Post-handshake, Cuba embargo debate heats up again

President Barack Obama shakes hands with Cuban President Raul Castro during the official memorial service for former South African President Nelson Mandela at FNB Stadium, December 10, 2013 in Johannesburg, South Africa.  Chip Somodevilla, Getty Images

The handshake between President Obama and Cuban President Raul Castro at a memorial service for Nelson Mandela last week re-exposed the controversial and longtime frosty relationship between the United States and Cuba. 

 Plenty of anti-Cuba voices blasted Mr. Obama for his public display of courtesy. Sen. Marco Rubio, R-Fla., whose parents emigrated from Cuba in 1956, sharply responded to the Obama-Castro handshake saying, "If the president was going to shake his hand, he should have asked him about those basic freedoms Mandela was associated with that are denied in Cuba."

Rep. Ileana Ros-Lehtinen, R-Fla., who was born in Havana, Cuba, echoed Rubio's ire, this time aimed at Secretary of State John Kerry: "And Mr. Secretary, sometimes a handshake is just a handshake. But when the leader of the free world shakes the bloody hand of a ruthless dictator like Raul Castro, it becomes a propaganda coup for the tyrant."

Sen. John McCain, R-Ariz., agreed, telling CNN on Sunday, that he believes the handshake has "great propaganda value for the Cuban government, which is oppressive, repressive."

"I don't think you should shake hands with someone who continues to violate his own country's human rights," McCain added.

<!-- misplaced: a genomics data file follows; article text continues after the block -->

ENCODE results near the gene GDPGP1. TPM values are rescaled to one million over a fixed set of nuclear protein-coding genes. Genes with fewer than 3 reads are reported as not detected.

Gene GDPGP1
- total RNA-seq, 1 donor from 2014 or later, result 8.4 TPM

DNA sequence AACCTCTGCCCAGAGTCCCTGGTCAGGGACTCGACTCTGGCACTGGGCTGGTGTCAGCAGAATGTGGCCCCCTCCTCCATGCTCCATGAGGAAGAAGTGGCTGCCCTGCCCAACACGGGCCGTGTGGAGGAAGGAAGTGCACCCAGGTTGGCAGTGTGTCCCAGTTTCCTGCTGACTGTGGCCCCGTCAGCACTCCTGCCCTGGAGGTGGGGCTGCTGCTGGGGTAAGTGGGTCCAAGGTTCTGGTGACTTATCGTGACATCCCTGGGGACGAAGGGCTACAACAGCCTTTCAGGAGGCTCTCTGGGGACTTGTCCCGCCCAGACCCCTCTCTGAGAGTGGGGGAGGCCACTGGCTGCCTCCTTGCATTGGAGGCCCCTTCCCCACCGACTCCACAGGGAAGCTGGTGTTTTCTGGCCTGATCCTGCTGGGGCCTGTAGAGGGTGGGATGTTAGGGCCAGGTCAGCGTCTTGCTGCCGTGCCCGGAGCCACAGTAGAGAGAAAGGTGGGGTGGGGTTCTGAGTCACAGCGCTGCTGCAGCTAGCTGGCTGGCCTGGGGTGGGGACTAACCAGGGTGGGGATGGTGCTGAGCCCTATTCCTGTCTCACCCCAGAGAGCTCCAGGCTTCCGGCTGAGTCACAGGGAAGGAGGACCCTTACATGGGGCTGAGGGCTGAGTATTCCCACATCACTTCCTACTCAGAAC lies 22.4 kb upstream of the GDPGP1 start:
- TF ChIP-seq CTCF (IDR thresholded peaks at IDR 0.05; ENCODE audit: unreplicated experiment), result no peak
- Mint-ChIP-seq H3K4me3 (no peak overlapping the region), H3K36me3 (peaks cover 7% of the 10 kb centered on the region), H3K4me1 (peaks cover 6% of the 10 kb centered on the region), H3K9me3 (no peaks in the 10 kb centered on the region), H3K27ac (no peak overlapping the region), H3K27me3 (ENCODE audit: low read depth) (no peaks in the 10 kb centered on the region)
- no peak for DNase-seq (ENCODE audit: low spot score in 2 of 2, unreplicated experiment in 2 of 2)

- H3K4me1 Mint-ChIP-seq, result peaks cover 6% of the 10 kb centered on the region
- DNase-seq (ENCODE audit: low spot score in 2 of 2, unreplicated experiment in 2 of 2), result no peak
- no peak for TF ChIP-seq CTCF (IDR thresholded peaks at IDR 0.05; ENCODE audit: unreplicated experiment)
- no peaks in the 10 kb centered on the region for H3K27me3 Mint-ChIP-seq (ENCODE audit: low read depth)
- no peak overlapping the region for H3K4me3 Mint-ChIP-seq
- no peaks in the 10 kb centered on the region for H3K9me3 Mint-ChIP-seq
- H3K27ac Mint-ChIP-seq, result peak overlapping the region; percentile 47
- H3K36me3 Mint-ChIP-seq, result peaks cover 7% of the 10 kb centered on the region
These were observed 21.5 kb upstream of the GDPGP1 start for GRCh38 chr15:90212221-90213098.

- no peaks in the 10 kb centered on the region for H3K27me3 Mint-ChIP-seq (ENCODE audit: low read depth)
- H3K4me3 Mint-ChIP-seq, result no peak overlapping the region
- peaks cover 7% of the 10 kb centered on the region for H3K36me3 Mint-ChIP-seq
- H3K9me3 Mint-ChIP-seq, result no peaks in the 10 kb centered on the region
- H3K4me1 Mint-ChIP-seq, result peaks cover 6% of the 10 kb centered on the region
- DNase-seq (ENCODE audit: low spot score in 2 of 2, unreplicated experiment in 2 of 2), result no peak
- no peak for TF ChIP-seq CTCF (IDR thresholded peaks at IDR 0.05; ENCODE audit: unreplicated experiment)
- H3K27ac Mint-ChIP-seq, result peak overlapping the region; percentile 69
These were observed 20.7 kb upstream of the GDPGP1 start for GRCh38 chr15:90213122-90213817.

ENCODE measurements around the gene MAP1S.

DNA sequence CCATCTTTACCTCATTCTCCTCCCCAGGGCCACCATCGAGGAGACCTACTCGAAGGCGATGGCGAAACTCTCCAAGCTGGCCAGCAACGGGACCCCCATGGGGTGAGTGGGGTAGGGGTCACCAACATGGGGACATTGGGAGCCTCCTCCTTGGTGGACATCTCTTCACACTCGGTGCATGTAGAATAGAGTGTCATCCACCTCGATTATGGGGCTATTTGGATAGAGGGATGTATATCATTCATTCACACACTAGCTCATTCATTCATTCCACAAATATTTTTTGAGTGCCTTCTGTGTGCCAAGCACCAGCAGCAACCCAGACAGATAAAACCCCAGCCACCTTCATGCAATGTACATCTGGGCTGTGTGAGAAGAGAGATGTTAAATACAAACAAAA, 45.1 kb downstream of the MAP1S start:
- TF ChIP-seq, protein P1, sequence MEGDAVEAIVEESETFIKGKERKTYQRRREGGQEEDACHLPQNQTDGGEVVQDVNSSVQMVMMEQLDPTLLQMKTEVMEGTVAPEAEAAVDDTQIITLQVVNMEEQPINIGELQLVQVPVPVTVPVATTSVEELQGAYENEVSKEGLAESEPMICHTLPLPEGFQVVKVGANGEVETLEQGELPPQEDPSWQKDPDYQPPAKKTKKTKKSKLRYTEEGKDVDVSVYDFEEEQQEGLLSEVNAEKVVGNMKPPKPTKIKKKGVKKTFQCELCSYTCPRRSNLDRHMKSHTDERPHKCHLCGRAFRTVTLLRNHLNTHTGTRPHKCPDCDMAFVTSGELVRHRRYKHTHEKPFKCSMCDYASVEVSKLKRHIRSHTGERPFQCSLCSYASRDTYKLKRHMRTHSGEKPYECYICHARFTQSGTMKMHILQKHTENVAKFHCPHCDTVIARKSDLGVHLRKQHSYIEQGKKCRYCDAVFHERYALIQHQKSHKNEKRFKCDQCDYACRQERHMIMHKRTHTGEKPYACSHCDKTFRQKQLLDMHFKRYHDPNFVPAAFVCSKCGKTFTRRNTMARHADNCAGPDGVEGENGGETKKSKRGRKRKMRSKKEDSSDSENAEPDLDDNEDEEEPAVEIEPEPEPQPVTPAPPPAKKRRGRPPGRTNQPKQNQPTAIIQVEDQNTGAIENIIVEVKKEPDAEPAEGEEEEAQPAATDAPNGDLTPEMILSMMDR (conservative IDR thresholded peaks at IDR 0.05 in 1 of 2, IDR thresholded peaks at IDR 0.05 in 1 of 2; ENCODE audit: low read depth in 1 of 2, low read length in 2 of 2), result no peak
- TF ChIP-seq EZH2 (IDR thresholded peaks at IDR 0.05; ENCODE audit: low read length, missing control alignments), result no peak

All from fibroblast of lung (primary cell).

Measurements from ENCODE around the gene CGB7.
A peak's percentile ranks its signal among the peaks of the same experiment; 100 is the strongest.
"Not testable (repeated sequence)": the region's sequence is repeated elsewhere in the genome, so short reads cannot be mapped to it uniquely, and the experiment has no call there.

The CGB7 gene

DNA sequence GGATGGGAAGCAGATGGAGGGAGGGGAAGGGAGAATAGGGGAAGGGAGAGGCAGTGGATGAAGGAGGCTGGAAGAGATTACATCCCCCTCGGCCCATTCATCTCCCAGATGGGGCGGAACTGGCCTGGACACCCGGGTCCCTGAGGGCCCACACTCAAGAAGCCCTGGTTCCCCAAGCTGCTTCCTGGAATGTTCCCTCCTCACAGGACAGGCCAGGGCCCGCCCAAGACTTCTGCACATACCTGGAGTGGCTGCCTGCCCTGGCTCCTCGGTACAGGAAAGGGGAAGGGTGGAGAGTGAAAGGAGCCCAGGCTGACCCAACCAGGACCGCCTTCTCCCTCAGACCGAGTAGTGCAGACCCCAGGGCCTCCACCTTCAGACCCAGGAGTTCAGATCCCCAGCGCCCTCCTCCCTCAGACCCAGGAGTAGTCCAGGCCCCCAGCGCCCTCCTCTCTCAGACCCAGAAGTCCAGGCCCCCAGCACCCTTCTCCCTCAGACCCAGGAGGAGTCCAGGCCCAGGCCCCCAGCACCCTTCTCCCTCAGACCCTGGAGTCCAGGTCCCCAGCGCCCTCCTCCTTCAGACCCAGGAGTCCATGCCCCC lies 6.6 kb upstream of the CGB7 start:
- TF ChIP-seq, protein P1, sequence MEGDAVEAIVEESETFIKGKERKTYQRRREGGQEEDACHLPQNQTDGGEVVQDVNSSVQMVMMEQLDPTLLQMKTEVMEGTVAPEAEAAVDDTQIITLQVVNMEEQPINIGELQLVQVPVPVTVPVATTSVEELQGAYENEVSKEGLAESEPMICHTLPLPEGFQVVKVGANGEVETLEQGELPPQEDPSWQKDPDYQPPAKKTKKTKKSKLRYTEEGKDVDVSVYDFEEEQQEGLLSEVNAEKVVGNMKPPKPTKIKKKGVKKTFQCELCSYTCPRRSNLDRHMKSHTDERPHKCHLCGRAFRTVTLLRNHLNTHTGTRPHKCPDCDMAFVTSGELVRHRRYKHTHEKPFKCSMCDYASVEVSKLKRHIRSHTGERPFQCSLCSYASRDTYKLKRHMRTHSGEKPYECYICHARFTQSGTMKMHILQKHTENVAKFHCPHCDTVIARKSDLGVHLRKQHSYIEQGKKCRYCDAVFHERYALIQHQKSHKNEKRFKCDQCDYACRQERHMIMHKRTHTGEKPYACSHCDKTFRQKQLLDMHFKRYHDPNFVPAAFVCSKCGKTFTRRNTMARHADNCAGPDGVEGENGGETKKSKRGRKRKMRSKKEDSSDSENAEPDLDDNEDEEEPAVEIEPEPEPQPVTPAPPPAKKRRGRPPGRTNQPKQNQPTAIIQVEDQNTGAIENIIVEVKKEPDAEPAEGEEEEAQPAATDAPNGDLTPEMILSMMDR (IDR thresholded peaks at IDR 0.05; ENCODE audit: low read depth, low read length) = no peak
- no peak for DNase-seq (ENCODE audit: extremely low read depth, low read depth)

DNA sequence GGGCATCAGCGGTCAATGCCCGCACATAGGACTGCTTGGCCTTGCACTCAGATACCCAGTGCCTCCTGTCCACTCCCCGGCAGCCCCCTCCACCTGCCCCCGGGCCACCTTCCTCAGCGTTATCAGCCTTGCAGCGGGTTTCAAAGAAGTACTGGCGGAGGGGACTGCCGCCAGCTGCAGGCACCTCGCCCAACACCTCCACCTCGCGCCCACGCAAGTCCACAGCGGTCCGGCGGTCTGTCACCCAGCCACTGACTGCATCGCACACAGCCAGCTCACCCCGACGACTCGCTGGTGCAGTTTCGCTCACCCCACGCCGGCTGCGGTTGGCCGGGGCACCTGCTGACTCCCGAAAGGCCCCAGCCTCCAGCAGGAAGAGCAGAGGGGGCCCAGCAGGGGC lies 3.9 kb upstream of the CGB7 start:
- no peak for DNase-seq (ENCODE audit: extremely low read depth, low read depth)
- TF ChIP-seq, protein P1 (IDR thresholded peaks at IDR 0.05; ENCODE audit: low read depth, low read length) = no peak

There's worry among pro-embargo lawmakers that the president will move to loosen the strict policies put in place during the height of the Cold War, as hinted by Mr. Obama as recently as November.

"The notion that the same policies that we put in place in 1961 would somehow still be as effective as they are today in the age of the Internet, Google and world travel doesn't make sense," Mr. Obama said at a Miami fundraiser last month hosted by the chairman of the Cuban American National Foundation, Jorge Mas Santos.

While it remains to be seen if or how exactly the administration will update policies, there are strong feelings from both sides towards lifting the 51-year-old economic, commercial, and financial embargo.

Critics of the embargo believe that the likes of Rubio and Ros-Lehtinen are exploiting its symbolic nature for political reasons.

"The embargo ends up being a symbol more than something practical that has an effect of promoting the state purpose of the embargo, which is promoting democracy and human rights on the island," Carl Meacham, the director of the Center for Strategic and International Studies Americas Program, told CBS News.

At the U.N. General Assembly this past October, the United States and Israel stood alone in a vote of 188 to 2 against a resolution calling for an end to the blockade imposed by the United States against Cuba. This vote also marked the 22nd consecutive year that the General Assembly has urged for the U.S. to end the embargo.

"Barbaric" is a term frequently used by those who decry the blockade to describe a policy that has amounted to a whopping $1.26 trillion worth of economic damages to Cuba, as revealed by Cuban foreign minister Bruno Rodriguez before the General Assembly in October. With the introduction of political liberalization and economic reform by Castro in his first term, many believe that now is an especially crucial time for the United States to re-establish a relationship with Cuba in order to help usher along reform in a transitory period.